Photo: There is a good chance that captive birds will pick up a parasite from other pheasants’ faeces
Pheasant keeper Ian Clark explains what to look out for and how we can treat our birds to ensure that if they do pick up a parasite, it does not necessarily mean a death sentence
ANALYSIS of more than 300 post-mortems on pheasant chicks in 2017 showed that 34 per cent, over a third, died from coccidiosis infections. A further 20 per cent (a fifth), died from hexamita. In other words, half of all pheasant chick deaths were caused by these two easily treatable conditions.
The speed with which these parasites can spread and multiply is frightening – a single coccidiosis organism can produce up to half-a-million eggs during its life cycle as it passes through the gut of a bird. The natural immune system of the birds can handle a certain level of them, but there are limits, beyond which illness and death will result.
In natural conditions, if a bird picks up a single parasite egg, it will be relatively unaffected and eventually the parasite will die off. However, the parasite will have produced those half-a-million eggs (oocytes) before it died and these oocytes will all have been excreted in the birds’ droppings. In the wild, a bird is free to roam and is unlikely to pick up any oocytes, as droppings will be widely scattered. In an aviary, however, those eggs are all still lying there and so the chances of a bird picking up one, or many, are hugely increased. In suitable conditions, the oocytes can lie dormant for weeks or months, and they can quickly build up in your birds to a serious level.
Anything that weakens birds’ immune systems can allow parasites to take over and stress of any kind does this. Overcrowding, the stress of being caught up to be closed-ringed, extreme weather, and even lack of drinking water for a period – all weaken immune systems.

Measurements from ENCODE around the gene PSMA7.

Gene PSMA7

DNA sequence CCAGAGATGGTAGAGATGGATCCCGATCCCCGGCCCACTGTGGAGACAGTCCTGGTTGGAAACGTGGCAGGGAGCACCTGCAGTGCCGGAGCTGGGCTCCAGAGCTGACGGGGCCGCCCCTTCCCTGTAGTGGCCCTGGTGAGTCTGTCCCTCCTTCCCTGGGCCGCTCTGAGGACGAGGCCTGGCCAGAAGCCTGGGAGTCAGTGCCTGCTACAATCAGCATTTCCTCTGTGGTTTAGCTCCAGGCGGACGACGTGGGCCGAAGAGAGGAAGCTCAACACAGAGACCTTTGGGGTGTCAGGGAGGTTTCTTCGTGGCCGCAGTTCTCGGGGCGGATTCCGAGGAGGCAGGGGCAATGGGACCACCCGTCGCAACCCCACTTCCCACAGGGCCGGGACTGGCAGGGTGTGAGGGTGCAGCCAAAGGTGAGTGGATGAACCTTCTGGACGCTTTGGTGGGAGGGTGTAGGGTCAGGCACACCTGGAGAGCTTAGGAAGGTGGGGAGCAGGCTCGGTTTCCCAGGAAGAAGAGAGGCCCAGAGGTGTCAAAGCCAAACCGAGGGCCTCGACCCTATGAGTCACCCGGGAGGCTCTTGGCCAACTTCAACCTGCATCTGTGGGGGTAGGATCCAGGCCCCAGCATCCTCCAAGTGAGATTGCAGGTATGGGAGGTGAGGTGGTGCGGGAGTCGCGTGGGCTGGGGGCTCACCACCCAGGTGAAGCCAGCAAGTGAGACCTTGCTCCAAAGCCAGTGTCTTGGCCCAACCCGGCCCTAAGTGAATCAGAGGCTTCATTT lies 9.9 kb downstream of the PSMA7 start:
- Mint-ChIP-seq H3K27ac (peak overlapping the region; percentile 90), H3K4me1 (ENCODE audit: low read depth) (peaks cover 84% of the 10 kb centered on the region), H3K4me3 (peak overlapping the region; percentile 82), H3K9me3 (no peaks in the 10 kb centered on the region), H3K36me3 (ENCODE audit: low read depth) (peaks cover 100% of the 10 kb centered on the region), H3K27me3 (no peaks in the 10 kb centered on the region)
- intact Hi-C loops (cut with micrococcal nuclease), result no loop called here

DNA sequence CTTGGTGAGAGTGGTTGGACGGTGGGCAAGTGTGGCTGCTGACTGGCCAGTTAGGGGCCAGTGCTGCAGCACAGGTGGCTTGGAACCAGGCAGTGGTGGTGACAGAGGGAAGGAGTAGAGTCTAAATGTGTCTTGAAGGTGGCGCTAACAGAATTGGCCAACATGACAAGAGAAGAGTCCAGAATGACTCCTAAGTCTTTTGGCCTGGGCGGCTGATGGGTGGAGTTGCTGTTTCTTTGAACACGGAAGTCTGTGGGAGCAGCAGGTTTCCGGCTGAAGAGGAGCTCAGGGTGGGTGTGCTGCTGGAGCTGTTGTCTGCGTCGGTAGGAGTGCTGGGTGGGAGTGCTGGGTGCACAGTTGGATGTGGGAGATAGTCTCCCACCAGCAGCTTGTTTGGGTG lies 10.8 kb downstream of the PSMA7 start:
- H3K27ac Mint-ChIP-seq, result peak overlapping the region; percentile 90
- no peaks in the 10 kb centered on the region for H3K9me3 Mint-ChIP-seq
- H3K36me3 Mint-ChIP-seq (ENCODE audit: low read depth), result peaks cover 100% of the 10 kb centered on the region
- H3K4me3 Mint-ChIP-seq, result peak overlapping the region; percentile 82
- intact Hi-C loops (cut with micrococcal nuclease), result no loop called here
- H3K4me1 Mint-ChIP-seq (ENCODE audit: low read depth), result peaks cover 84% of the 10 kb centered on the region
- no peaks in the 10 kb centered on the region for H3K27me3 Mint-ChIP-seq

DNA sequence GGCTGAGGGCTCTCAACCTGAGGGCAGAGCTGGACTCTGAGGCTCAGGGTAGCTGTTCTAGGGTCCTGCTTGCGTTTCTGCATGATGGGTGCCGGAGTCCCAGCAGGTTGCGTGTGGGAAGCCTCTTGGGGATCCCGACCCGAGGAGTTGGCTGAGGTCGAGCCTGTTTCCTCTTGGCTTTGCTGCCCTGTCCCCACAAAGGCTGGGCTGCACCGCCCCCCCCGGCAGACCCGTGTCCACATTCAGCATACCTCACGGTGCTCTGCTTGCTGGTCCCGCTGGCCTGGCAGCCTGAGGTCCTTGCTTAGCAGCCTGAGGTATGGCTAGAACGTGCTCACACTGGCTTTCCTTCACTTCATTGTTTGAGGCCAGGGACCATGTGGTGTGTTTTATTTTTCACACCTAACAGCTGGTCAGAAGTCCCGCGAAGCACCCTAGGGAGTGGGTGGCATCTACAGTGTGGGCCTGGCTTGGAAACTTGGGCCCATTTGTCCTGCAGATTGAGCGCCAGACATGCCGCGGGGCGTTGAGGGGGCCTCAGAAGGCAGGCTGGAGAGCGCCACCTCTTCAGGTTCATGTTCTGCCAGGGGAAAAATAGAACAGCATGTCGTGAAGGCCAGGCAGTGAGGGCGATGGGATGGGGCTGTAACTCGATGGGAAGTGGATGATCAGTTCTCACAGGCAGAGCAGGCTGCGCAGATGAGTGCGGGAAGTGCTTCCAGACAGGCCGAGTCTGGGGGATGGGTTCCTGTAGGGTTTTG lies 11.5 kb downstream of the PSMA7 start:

Young chicks are particularly vulnerable, as their immune systems are not fully developed and their “good” gut bacteria will not yet be well established. It can be helpful to boost the good bacteria by giving chicks probiotics in their drinking water from day one. Put simply, this quickly increases the numbers of good bacteria and helps crowd out those that could be harmful. Chicks also benefit from the addition of electrolytes for the first week – again, this helps to boost their immune system and allows them to cope better with parasites and infections.
Neither coccidiosis nor hexamita needs to be fatal – both can be treated if caught in time. Neither are present in the chick when it hatches and they can only be picked up from contaminated food or water in the environment. It can be difficult to spot the early signs, especially in young chicks, but if you see one or more that seem to be falling behind the rest, either in growth or behaviour, visit your vet and get him/her to prescribe the correct treatment for you. Not all vets specialise in avian problems, so it could be useful to visit yours and have a chat about the problems you are likely to have to give him or her time to do some homework! In particular, watch out for blood in the droppings or yellow foam droppings – both indicators of a serious problem with these intestinal parasites. Speed of treatment is vital, as by the time you see those problems in the droppings, it will probably be too late to save the chick that made them. However, it may be possible to treat the rest of the batch in time.
Finally, remember that these parasites are widespread in the environment – up to one third of corvids carry them naturally, as do many other wild birds. It would be impossible, in practice, to prevent a bird from becoming infected at some stage in its life, as mice or sparrows (or even your feet!) could easily carry the oocytes into almost anywhere. It makes sense to worm your birds regularly, so that the build-up of parasites is always kept to a safe level, especially just before breeding and before the start of the moult – both times of natural stress.
Ian Clark specialises in pheasants, of which he currently keeps about 20 species, and (of course) has far too
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